|The first Plasmodium vivax relapses of life are usually genetically homologous.|
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|PMID: 22194628 Owner: NLM Status: MEDLINE|
|In a prospective infant cohort, 21 infants developed Plasmodium vivax malaria during their first year. Twelve of their mothers also had vivax malaria in the corresponding pregnancies or postpartum period. The genotypes of the maternal and infant infections were all different. Eight of the 12 mothers and 9 of the 21 infants had recurrent infections. Relapse parasite genotypes were different to the initial infection in 13 of 20 (65%) mothers compared with 5 of 24 (21%) infants (P = .02). The first P. vivax relapses of life are usually genetically homologous, whereas relapse in adults may result from activation of heterologous latent hypnozoites acquired from previous inoculations.|
|Mallika Imwong; Machteld E Boel; Watcharee Pagornrat; Mupawjay Pimanpanarak; Rose McGready; Nicholas P J Day; François Nosten; Nicholas J White|
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|Type: Journal Article; Research Support, Non-U.S. Gov't Date: 2011-12-22|
|Title: The Journal of infectious diseases Volume: 205 ISSN: 1537-6613 ISO Abbreviation: J. Infect. Dis. Publication Date: 2012 Feb|
|Created Date: 2012-01-26 Completed Date: 2012-03-15 Revised Date: 2013-06-26|
Medline Journal Info:
|Nlm Unique ID: 0413675 Medline TA: J Infect Dis Country: United States|
|Languages: eng Pagination: 680-3 Citation Subset: AIM; IM|
|Department of Molecular Tropical Medicine and Genetics, Faculty of Tropical Medicine, Mahidol University, Bangkok, Thailand.|
|APA/MLA Format Download EndNote Download BibTex|
DNA, Protozoan / genetics*
Malaria, Vivax / parasitology*
Plasmodium vivax / classification*, genetics*, isolation & purification
Polymerase Chain Reaction
|J Infect Dis. 2012 Aug 15;206(4):622-3
Journal ID (nlm-ta): J Infect Dis
Journal ID (hwp): jinfdis
Journal ID (publisher-id): jinfdis
Publisher: Oxford University Press
© The Author 2011. Published by Oxford University Press on behalf of the Infectious Diseases Society of America. All rights reserved. For Permissions, please e-mail: firstname.lastname@example.org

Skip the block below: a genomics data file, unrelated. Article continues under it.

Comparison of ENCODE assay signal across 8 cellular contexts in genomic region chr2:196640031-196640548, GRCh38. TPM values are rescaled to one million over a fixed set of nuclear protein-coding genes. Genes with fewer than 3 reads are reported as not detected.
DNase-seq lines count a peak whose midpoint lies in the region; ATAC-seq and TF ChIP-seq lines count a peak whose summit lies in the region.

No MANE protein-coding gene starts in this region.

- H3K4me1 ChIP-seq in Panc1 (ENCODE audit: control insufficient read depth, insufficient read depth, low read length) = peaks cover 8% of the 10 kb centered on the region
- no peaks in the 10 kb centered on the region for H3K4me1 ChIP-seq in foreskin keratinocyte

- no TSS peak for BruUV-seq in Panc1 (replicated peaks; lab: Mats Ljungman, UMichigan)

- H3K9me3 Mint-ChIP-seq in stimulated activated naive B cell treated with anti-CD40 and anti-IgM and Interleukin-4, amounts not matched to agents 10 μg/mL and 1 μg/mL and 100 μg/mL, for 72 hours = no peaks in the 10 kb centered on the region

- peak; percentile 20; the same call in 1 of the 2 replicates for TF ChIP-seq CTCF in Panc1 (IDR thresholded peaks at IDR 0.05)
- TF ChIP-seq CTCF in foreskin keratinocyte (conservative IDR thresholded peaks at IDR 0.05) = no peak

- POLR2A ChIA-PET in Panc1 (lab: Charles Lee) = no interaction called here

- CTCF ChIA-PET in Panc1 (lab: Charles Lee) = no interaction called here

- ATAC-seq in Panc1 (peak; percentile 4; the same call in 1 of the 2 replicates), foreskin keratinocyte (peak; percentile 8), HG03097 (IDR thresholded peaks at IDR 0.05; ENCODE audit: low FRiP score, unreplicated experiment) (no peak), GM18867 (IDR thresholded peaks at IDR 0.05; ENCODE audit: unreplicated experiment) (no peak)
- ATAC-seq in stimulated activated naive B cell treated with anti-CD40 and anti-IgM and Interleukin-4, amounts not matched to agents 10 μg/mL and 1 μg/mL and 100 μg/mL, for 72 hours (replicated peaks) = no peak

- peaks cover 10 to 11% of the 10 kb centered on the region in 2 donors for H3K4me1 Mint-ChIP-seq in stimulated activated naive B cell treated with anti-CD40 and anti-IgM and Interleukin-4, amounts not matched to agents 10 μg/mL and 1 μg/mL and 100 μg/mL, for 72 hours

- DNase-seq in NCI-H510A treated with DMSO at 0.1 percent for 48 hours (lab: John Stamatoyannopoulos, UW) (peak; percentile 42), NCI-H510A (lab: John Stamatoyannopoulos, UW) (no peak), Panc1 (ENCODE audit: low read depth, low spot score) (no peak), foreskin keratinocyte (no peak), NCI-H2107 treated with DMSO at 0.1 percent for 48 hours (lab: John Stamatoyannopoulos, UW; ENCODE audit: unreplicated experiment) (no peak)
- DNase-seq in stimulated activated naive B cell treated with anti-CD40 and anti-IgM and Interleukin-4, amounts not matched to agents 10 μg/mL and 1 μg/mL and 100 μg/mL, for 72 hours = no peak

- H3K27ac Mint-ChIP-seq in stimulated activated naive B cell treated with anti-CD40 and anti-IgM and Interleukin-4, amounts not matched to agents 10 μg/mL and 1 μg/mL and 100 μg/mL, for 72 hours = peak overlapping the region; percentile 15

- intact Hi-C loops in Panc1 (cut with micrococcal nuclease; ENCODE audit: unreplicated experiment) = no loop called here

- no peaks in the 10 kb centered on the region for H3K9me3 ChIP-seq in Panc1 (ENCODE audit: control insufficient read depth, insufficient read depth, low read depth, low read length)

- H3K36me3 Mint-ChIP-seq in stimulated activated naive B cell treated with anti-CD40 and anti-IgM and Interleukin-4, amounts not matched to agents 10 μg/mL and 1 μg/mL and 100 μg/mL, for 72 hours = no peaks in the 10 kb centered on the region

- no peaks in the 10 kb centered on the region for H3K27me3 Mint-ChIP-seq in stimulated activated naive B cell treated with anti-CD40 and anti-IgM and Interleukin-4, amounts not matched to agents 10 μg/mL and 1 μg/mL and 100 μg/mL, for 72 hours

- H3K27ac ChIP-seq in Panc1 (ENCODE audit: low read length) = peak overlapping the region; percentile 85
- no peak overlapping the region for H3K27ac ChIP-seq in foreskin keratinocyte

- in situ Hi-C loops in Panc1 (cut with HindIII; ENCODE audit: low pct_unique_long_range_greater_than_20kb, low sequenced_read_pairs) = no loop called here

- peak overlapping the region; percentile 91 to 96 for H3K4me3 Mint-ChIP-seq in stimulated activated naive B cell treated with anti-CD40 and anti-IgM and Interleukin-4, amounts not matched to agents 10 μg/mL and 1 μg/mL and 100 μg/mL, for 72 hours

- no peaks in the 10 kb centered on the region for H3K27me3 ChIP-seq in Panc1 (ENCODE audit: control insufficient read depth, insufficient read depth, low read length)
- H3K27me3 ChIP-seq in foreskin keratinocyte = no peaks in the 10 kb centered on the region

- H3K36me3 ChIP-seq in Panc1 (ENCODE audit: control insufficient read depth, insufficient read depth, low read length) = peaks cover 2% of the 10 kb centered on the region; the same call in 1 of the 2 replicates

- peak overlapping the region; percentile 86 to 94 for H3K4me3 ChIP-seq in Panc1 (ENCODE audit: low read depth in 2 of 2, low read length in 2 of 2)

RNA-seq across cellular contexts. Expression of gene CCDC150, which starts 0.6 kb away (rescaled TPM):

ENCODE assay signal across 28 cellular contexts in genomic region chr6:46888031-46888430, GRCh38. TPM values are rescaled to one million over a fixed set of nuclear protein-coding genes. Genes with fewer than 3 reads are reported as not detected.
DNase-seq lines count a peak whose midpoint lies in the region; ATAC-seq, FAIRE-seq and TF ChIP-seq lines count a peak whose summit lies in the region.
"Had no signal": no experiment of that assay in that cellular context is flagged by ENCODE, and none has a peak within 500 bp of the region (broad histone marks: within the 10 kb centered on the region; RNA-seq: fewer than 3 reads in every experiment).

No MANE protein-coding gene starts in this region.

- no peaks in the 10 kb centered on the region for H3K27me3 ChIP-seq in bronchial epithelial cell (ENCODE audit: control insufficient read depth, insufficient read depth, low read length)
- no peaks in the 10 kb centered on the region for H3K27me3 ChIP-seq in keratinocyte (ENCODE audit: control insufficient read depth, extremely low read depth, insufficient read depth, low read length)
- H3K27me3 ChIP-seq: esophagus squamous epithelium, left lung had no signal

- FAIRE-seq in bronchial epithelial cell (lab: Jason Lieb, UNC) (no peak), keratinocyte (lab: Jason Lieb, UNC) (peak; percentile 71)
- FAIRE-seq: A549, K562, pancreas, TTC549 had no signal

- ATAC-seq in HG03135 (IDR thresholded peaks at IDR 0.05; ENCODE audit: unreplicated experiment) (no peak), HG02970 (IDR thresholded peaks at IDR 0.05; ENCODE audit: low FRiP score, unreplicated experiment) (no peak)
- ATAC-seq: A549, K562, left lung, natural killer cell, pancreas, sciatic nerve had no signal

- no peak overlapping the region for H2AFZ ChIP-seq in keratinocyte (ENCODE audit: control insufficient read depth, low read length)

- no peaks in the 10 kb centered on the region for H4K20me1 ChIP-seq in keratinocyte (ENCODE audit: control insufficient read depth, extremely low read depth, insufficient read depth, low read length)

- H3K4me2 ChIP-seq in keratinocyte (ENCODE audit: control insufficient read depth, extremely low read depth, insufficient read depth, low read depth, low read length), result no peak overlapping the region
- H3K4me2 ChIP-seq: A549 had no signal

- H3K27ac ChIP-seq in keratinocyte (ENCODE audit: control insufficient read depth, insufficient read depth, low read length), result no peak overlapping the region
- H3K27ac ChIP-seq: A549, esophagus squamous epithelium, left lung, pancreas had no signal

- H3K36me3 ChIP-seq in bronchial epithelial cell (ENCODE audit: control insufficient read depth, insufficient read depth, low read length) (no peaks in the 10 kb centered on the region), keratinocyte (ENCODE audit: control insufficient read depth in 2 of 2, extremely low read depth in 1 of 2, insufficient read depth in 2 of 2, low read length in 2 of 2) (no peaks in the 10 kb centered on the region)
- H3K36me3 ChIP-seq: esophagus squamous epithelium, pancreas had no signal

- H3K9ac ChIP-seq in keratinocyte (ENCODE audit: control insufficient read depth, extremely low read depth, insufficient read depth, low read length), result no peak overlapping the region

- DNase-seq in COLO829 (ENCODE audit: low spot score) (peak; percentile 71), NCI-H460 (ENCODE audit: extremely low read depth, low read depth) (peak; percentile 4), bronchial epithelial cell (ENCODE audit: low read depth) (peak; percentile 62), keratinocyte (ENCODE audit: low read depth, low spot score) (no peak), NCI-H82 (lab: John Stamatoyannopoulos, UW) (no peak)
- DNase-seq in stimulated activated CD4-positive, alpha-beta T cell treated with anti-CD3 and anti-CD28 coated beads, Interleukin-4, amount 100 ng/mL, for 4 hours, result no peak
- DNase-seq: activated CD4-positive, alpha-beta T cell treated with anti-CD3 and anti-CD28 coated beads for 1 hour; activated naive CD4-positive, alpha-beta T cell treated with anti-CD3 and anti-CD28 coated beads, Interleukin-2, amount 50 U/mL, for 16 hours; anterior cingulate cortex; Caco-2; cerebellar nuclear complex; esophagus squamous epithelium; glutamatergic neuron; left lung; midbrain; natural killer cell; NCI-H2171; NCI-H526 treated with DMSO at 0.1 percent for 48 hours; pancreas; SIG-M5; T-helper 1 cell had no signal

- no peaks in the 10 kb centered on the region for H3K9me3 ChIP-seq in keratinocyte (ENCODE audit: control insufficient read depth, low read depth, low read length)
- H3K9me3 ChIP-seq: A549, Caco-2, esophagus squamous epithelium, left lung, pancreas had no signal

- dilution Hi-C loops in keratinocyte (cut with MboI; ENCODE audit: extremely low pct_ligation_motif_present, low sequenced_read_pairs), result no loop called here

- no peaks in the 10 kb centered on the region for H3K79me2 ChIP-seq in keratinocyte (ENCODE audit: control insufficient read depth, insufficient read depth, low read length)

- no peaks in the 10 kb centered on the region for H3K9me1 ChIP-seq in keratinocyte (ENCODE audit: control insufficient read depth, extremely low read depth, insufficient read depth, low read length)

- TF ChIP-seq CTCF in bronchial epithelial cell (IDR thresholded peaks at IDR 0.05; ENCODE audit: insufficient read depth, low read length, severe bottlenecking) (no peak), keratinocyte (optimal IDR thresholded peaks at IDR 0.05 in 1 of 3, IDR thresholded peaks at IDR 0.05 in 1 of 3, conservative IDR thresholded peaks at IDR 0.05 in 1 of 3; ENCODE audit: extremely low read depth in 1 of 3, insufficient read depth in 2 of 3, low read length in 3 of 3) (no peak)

Received Day: 25 Month: 7 Year: 2011
Accepted Day: 27 Month: 9 Year: 2011
Print publication date: Day: 15 Month: 2 Year: 2012
Electronic publication date: Day: 22 Month: 12 Year: 2011
pmc-release publication date: Day: 22 Month: 12 Year: 2011
Volume: 205 Issue: 4
First Page: 680 Last Page: 683
PubMed Id: 22194628
|The First Plasmodium vivax Relapses of Life Are Usually Genetically Homologous|
|Machteld E. Boel34|
|Nicholas P. J. Day45|
|Nicholas J. White45|
1Department of Molecular Tropical Medicine and Genetics, Faculty of Tropical Medicine, Mahidol University
2Center for Emerging and Neglected Infectious Diseases, Faculty of Tropical Medicine, Mahidol University
3Shoklo Malaria Research Unit, Mae Sot, Tak, and
4Mahidol-Oxford Research Unit, Faculty of Tropical Medicine, Mahidol University, Bangkok, Thailand
5Centre for Tropical Medicine, Churchill Hospital, Oxford, United Kingdom
|Correspondence: Correspondence: Nicholas White, FRS, Faculty of Tropical Medicine, Mahidol University, 420/6 Rajvithi Road, Bangkok, Thailand 10400 (email@example.com).
Plasmodium vivax is a major cause of morbidity in Asia and the Americas. In tropical areas, a high proportion of acute vivax malaria infections are followed soon afterward by a relapse if radical treatment with primaquine is not given [1–3]. The interval to the first relapse averages 3 weeks if rapidly eliminated drugs are given for acute treatment and 7 weeks with slowly eliminated drugs. There is also a high rate of P. vivax recurrence following falciparum malaria (30%–50%) [4, 5]. The intervals between acute vivax malaria and the first relapse and between falciparum malaria and the subsequent vivax episode are very similar, suggesting that this too is a relapse. The relapse patterns in malaria-naive volunteers infected with the Chesson strain of P. vivax  and the rhesus monkeys infected with Plasmodium cynomolgi  are very similar to those observed in natural infections. It had therefore been assumed that vivax relapses would derive from the same infection that caused the acute illness. Three studies—one in patients in Thailand , another in Australian soldiers who acquired vivax malaria in East Timor , and a third more recent investigation in Colombia —all showed this was not the case. Approximately two-thirds of the relapses in these studies derived from parasites that could not be detected in the initial acute infection. There were several possible explanations. Perhaps there was suppression of some genotypes in a mixed-genotype infection or significant differences in the incubation periods of inoculated parasite genotype mixtures, or, alternatively, the relapses derived from a different previous mosquito inoculation. We reasoned that although a primary asymptomatic infection can occur in infancy, this is relatively unusual , so there should generally be no hypnozoites from previous infections in the first P. vivax infection of life. We therefore genotyped the first P. vivax infection of life and subsequent recurrences in a cohort of infants followed prospectively in a malaria-endemic area on the northwestern border of Thailand.